In memory of Miguel Viladés (R.I.P), a superb lawyer and a gentleman who, together with his son Alberto, mentored me and initiated me into the legal profession.

 

 

European order for payment procedure

 

A debtor is always a debtor, both in Spain and in Britain. Whether is an outstanding invoice or a debtor who does not want to pay, the usual way to ensure payment is going through the legal route.  Sometimes matters can get more complicated if the creditor and the debtor live in different countries or the debtor has assets in another jurisdiction.

When it comes to Spain, some national laws have implemented an order for payment procedure called monitorio. The basic aim of this procedure is to avoid complex procedures when dealing with uncontested debt claims. The Court becomes a sort of intermediary which receives a form from the claimant asking the debtor to pay.  Then, it issues an order for payment which is sent to the debtor.  If the debt is uncontested, the order remains in force and becomes a judgement. If the debtor contests the claim, the matter will be examined in an ordinary Court hearing.

Today this procedure can be put into practice in cross-border cases within the European Union thanks to the EC Regulation 1896/2006. This Regulation applies to both Spain and Britain, and allows a prompt recognition of European orders for payment.

The advantages of the European order for payment procedure or monitorio are huge: it is a simple procedure, useful for international pecuniary claims and easy to put into practise. In fact, it can be used even by and against individuals.  For example: a creditor applies for a European order for payment. If the defendant does not contest the petition, this will become final. And this order will be recognized all around the European Union (except for Denmark).

So, how does the procedure work?

1. The creditor fills in a standard form which appears in the EC Regulation. This form is the same for all EU countries. There should not be any problems with the language and it is not necessary to attach any proofs of the debt (bills, invoices, etc).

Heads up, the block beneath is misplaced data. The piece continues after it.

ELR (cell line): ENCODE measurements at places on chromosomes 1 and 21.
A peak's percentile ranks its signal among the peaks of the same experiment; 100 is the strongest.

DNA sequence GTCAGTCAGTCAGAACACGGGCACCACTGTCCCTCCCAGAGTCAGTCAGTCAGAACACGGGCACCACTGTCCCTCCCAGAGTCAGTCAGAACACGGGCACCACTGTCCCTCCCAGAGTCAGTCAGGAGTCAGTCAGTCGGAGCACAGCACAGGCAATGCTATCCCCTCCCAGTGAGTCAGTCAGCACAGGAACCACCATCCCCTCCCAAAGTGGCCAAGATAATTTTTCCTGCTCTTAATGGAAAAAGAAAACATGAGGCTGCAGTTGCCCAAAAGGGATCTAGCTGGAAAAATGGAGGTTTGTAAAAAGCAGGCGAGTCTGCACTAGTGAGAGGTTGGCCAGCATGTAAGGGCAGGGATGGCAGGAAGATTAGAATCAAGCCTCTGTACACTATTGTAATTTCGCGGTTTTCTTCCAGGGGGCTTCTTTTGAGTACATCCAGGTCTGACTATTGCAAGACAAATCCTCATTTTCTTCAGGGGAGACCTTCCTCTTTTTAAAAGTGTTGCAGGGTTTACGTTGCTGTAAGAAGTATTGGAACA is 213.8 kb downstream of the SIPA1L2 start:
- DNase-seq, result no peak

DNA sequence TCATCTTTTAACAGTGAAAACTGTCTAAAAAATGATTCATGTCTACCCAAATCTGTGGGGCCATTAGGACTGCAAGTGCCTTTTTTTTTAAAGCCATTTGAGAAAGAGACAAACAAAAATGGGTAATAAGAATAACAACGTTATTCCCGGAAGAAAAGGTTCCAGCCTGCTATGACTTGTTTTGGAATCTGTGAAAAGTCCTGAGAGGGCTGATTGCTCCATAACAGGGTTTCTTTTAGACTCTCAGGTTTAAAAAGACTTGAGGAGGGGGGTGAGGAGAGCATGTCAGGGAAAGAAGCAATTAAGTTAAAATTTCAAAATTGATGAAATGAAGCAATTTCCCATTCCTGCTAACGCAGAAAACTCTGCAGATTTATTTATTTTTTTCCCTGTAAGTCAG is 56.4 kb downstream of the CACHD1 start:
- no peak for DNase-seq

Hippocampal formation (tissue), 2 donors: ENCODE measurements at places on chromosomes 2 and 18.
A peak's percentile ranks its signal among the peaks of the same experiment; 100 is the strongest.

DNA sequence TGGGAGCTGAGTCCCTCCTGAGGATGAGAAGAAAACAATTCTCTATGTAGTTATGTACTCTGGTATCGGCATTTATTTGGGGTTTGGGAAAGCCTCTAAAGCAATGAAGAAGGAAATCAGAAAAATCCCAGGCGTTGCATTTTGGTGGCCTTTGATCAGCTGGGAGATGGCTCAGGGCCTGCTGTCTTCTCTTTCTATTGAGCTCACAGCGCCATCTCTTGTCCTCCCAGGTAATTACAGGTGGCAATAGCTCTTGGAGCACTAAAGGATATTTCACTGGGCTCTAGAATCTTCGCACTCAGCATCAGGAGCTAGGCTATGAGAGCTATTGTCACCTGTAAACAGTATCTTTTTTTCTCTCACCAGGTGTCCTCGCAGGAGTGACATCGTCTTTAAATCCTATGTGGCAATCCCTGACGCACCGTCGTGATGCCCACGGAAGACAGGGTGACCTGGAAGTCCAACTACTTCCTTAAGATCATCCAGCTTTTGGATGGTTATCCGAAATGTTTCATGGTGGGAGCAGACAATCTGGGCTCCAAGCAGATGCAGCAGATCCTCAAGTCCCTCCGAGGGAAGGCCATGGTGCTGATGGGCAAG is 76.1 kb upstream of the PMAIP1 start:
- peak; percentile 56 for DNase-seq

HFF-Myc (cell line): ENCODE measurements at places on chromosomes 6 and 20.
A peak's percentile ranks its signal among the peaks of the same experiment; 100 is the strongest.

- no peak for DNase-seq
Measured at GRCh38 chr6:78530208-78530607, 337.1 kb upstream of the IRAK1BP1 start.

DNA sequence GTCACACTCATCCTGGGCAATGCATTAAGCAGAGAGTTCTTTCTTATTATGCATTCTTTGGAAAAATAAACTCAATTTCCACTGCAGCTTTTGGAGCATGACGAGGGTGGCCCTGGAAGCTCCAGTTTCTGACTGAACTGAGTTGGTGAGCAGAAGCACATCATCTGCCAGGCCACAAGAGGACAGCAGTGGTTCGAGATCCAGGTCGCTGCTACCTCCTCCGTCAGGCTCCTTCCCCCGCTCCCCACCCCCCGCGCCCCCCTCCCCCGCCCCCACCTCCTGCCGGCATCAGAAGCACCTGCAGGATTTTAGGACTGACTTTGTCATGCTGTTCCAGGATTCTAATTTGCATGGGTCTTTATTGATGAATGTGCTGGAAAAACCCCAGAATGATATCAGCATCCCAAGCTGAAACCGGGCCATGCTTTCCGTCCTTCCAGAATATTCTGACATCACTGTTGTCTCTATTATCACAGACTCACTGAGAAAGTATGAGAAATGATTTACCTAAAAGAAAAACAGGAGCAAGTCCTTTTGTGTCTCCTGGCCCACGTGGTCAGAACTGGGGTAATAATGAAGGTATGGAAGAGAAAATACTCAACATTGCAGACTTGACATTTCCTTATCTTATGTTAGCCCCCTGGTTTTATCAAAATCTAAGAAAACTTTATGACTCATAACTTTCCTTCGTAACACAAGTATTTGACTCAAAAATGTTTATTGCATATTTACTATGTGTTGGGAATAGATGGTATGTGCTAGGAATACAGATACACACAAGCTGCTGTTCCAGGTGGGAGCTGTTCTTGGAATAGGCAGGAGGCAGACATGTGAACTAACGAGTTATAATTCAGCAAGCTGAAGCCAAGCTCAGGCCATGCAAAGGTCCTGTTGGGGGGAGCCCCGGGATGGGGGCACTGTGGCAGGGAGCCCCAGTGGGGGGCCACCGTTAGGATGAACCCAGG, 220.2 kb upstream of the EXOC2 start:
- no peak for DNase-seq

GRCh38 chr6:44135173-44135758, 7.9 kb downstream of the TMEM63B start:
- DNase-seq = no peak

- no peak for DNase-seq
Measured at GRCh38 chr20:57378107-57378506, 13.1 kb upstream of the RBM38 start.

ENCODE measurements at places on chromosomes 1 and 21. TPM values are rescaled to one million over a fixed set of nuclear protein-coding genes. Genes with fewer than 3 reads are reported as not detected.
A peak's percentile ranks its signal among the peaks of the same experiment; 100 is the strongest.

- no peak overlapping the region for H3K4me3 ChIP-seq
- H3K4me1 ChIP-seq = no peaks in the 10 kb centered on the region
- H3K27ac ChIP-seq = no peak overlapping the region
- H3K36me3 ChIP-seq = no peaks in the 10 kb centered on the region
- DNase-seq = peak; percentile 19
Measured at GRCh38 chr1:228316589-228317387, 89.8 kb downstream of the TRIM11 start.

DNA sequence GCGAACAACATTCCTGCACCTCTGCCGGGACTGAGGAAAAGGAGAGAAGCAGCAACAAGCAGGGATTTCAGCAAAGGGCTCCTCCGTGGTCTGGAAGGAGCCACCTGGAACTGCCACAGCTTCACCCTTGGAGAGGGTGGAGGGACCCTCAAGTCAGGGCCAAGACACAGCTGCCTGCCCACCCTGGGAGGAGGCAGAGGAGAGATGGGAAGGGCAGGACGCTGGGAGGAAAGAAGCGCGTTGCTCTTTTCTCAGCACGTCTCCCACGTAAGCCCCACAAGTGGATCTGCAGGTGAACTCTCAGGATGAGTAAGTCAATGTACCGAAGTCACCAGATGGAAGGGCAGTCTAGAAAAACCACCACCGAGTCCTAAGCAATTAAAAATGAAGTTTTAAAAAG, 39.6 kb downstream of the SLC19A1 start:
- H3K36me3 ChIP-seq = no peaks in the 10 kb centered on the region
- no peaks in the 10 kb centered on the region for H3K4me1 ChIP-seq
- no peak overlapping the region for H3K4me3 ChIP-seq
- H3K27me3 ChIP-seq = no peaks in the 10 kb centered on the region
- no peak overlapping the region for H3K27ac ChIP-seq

2. After examining the form, the Court contacts the debtor and demands payment. Then the debtor has three options:

    -He can pay, and therefore the procedure comes to an end.

    -He can ignore it. Then after 30 days the European order will be enforced.

    -Finally, he could contest the order. In that event, the next step will be a Court hearing (unless the claimant has discarded this possibility when filing the forms).

3. In the event of uncontested orders, the creditor will be able to enforce the order in the same country where the initial procedure was started or in any other country of the European Union where the debtor may have assets. For instance, lets imagine a chap called Joe Bloggs who is a British national but living inMarbella. He owes money to John Sixpack, who lives in Leeds. John Sixpack files for a European order for payment procedure at the Court which holds the specific jurisdiction according to European rules, which in this case could be Marbella. Joe Bloggs ignores the claim and eventually the order becomes enforceable. However, when trying to enforce the order, John Sixpack discovers that Joe Bloggs has a house  in Germany which is free of charges. John should be able to enforce the European Order in Germanywithout having to start a legal procedure from scratch.

This procedure can be very useful in cross-border matters within the European Union but as usual it is always convenient to speak with a lawyer and see the most suitable option for each case as the information contained in this article cannot be generically extrapolated to all kind of circumstances.

 

Photograph by www.dreamstime.com